How to Be More Productive and Eliminate Time-Wasting Activities by Using the Eisenhower Box
Rich Hua stashed this in Productivity
"What is important is seldom urgent and what is urgent is seldom important." ~Dwight Eisenhower
Eisenhower's strategy for taking action and organizing your tasks is simple. Using the decision matrix below, you will separate your actions based on four possibilities.
Urgent and important (tasks you will do immediately).
Important, but not urgent (tasks you will schedule to do later).
Urgent, but not important (tasks you will delegate to someone else).
Neither urgent nor important (tasks that you will eliminate).
The great thing about this matrix is that it can be used for broad productivity plans ("How should I spend my time each week?") and for smaller, daily plans ("What should I do today?").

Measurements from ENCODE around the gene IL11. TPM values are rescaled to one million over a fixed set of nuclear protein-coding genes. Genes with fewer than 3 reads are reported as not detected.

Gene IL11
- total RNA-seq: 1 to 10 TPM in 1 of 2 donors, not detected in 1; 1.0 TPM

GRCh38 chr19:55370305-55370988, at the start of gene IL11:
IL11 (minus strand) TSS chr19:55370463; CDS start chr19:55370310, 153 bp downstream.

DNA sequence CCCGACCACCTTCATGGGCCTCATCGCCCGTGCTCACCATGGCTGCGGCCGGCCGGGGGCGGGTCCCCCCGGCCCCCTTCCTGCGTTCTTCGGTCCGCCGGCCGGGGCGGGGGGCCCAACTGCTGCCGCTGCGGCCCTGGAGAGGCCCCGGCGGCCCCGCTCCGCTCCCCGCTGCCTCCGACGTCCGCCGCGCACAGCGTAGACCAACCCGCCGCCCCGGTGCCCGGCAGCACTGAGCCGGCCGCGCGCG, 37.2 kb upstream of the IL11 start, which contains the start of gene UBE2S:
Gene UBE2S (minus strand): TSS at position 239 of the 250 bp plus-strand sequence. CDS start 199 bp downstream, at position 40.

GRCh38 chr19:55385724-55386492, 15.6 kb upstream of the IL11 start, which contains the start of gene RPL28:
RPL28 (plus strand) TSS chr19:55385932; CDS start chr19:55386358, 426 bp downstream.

"There is no code faster than no code." ~Kevlin Henney
In other words, the fastest way to get something done -- whether it is having a computer read a line of code or crossing a task off your to-do list -- is to eliminate that task entirely. There is no faster way to do something than not doing it at all. That's not a reason to be lazy, but rather a suggestion to force yourself to make hard decisions and delete any task that does not lead you toward your mission, your values, and your goals.
Too often, we use productivity, time management, and optimization as an excuse to avoid the really difficult question: "Do I actually need to be doing this?" It is much easier to remain busy and tell yourself that you just need to be a little more efficient or to "work a little later tonight" than to endure the pain of eliminating a task that you are comfortable with doing, but that isn't the highest and best use of your time.